Feature: Barley beer, pilgrimages mark first day of Tibetan New Year

09:44, March 06, 2011      

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On the first day of the Tibetan New Year, it is not uncommon to see groups of drunk men, with a pink flush on their faces, teetering on the bustling streets in daylight in Lhasa City, capital of southwest China's Tibet Autonomous Region.

The start of the Year of the Iron Rabbit in the Tibetan calendar began on Saturday. For Tibetans, it is the day to drink to their hearts' content.

Dressed in traditional costumes, residents in Ngogyetang Community in Lhasa City began toasting to each other as soon as they were seated for a grand banquet to celebrate the New Year.

Every family brought homemade beer in jugs, which was produced from highland barley from the Qinghai-Tibet plateau.

Although people can easily purchase bottled barley beer in markets, it has been a long-established tradition for Tibetans to brew their own beer during the two-week New Year celebrations as a gesture to show friendliness and respect to neighbors and guests.

"Just drink freely! You should drink like this at least once a year," Tubdain, a resident, told a Xinhua reporter.

Similar to the way the Han people celebrate New Year, Tibetans visit friends and relatives on the first day of New Year. The only difference is, they bring barley beer and goblets.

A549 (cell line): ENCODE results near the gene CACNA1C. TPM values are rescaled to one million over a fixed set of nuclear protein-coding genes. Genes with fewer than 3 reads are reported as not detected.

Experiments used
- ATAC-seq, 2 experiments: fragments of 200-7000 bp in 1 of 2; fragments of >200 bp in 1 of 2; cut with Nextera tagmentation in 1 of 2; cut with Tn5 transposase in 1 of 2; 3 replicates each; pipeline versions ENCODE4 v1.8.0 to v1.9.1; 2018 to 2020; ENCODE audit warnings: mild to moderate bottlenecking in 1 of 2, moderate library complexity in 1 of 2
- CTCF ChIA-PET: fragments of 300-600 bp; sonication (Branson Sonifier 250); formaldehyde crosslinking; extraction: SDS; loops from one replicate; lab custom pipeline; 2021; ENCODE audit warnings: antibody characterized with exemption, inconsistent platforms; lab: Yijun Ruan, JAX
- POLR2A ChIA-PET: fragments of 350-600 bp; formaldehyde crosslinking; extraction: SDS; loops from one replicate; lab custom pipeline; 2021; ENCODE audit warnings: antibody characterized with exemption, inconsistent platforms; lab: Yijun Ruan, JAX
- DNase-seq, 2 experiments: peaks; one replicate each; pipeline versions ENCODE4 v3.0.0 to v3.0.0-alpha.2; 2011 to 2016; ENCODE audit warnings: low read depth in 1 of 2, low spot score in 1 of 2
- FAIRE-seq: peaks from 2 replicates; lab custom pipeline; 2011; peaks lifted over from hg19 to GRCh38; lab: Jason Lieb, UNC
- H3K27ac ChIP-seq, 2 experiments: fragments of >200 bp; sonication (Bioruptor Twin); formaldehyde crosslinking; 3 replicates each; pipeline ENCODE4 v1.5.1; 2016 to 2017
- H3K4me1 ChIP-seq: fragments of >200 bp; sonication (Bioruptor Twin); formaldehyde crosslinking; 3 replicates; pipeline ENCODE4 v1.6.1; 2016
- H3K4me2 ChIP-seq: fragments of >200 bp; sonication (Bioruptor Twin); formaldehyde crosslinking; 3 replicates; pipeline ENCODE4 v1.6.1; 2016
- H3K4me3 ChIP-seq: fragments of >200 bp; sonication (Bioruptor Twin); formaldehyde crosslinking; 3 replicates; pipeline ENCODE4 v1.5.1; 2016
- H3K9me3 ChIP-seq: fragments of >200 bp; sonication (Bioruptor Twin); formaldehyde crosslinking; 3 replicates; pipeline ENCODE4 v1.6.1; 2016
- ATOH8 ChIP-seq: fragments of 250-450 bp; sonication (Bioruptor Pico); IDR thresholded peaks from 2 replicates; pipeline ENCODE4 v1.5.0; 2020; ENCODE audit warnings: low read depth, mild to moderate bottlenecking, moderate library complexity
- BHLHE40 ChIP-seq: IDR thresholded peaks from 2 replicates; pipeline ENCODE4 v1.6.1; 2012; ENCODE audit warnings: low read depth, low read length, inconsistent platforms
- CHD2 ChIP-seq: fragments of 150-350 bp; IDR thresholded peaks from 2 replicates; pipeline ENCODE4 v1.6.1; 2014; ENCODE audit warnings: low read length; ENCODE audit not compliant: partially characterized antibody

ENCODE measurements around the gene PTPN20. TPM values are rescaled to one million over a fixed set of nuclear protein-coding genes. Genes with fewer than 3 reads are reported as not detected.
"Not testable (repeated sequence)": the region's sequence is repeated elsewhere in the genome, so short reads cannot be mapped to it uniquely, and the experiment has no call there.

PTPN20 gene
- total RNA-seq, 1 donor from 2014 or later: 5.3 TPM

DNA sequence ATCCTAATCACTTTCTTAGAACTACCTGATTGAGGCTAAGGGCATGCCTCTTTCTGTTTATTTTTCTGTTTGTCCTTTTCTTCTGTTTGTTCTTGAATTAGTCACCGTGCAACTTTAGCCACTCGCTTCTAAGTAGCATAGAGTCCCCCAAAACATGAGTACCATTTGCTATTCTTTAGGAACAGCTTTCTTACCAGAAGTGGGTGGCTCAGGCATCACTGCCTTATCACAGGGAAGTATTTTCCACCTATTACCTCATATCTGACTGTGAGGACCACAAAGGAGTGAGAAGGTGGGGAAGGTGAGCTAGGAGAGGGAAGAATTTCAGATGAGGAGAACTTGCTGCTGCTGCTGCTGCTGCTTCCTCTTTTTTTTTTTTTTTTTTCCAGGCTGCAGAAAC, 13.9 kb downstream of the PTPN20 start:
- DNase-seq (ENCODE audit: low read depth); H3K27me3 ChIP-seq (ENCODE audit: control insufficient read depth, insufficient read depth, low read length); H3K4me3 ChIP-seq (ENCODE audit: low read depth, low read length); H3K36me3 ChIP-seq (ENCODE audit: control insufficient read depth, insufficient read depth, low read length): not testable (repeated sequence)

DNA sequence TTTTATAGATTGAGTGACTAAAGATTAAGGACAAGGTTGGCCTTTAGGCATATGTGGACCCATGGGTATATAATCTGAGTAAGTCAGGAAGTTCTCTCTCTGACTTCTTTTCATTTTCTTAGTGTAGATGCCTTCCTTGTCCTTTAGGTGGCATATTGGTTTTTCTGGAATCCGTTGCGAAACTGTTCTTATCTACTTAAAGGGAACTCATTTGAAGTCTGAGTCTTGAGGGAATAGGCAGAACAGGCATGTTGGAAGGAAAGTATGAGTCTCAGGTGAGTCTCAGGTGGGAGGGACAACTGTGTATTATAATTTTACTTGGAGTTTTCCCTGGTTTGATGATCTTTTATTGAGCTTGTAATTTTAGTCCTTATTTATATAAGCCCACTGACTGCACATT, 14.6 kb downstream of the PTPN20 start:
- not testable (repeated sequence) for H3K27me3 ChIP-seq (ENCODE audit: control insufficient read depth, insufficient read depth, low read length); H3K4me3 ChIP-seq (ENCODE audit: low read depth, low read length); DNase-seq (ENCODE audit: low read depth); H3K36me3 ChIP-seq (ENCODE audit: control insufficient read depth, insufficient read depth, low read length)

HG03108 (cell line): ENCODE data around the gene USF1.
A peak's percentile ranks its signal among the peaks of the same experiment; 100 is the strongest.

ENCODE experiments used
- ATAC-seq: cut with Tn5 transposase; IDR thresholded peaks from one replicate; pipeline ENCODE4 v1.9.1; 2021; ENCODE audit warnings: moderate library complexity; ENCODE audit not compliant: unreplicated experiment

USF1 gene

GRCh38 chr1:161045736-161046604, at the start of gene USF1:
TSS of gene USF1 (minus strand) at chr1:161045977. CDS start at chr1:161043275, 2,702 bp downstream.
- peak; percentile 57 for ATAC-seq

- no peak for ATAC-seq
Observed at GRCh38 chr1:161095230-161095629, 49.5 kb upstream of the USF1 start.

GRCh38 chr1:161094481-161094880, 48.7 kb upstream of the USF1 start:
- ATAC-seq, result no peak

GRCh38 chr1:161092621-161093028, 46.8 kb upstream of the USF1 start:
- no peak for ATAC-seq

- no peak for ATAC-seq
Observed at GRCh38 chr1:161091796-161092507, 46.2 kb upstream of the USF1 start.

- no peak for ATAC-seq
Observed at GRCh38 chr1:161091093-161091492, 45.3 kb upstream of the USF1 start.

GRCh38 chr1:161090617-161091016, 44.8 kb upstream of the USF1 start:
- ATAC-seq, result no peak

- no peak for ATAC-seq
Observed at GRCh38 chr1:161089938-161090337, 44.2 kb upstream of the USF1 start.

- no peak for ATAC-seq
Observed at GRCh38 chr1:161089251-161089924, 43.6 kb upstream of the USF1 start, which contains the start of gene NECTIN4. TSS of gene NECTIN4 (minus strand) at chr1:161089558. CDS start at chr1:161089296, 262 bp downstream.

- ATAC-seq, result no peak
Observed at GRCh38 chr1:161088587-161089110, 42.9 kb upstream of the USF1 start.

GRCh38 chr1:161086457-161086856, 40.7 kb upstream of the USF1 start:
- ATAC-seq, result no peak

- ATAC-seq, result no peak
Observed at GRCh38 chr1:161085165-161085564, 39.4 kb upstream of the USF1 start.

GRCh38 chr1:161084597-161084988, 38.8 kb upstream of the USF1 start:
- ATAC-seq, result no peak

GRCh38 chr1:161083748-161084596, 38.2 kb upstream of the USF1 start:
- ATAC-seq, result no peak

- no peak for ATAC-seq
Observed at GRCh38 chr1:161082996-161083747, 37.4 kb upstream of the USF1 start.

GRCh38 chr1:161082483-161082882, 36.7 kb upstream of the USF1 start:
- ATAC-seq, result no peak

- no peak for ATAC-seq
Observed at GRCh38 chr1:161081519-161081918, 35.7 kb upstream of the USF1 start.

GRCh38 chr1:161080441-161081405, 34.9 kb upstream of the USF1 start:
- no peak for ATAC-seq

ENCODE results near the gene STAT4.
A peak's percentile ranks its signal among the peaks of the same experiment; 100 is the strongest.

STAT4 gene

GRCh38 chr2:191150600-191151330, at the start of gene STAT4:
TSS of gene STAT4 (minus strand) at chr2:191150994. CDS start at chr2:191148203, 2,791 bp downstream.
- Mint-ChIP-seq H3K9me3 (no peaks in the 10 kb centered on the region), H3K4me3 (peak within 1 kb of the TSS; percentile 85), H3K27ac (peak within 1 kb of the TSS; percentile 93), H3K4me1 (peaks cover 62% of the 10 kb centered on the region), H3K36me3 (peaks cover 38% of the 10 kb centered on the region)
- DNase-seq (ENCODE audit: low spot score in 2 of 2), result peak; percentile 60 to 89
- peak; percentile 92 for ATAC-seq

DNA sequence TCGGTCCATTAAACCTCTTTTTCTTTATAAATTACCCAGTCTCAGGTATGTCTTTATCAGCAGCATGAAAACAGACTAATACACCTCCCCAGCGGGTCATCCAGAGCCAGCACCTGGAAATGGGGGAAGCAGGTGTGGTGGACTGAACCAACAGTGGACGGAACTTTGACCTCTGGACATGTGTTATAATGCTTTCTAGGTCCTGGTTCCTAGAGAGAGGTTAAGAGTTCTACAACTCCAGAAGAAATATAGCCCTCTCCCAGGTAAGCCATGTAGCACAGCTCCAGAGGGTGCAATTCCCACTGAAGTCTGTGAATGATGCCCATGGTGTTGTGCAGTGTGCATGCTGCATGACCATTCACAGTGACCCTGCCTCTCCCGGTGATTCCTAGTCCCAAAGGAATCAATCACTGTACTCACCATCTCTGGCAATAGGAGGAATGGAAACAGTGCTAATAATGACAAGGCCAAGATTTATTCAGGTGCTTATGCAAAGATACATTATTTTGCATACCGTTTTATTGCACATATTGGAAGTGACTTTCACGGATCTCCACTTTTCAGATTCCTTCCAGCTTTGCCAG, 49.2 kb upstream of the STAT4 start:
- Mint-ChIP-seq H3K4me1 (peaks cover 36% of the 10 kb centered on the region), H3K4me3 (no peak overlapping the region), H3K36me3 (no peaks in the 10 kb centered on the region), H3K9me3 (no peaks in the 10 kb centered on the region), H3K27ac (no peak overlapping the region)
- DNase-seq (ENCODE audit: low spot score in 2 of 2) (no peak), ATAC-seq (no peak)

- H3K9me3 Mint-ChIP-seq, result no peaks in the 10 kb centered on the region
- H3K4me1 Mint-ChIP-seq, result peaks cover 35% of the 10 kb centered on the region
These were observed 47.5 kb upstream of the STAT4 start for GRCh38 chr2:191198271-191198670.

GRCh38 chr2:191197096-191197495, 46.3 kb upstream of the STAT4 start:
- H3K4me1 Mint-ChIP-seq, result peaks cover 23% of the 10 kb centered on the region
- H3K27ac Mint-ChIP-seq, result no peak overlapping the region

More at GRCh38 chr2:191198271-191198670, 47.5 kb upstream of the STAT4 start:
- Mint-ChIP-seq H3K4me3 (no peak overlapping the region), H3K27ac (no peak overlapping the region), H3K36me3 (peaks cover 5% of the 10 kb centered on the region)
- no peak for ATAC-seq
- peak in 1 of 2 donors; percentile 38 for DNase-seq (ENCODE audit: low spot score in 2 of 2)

Whenever they meet someone who says "Tashi Delek (Good Luck)," they will offer the person a cup of beer and ask him to drink it in three large gulps.

Besides free drinks, pilgrimages are also an indispensable part of Tibetan life during the first day of the New Year.

Unsurprisingly, numerous Lhasa residents queued at dawn for the long-awaited pilgrimage to the Potala Palace or the Jokhang temple, the first one for the New Year.

In front of the Potala Palace in the heart of Lhasa, the steps were crowded with pilgrims, with the queue stretching for several kilometers.

The Potala Palace, first built during the 7th century, was the winter palace of Dalai Lamas and is today a World Cultural Heritage site.

"No matter how long we have to wait, we are really happy. It's our holy tradition to make a pilgrimage to the Potala Palace on this day," said pilgrim Zhaxi Cering.

The Tibetan New Year is a carnival for China's 5 million Tibetans, not only for residents of the five major Tibetan communities in Tibet, Qinghai, Gansu, Sichuan and Yunnan, but also to those scattered in other parts of the country.

In some schools that teach Tibetan classes in Shanxi, Shandong and Jiangxi provinces, Tibetan students celebrated the New Year with their Han classmates.

They performed Tibetan dances and songs and ate Guthuk, which is a dumpling-like traditional Tibetan barley crumb snack.

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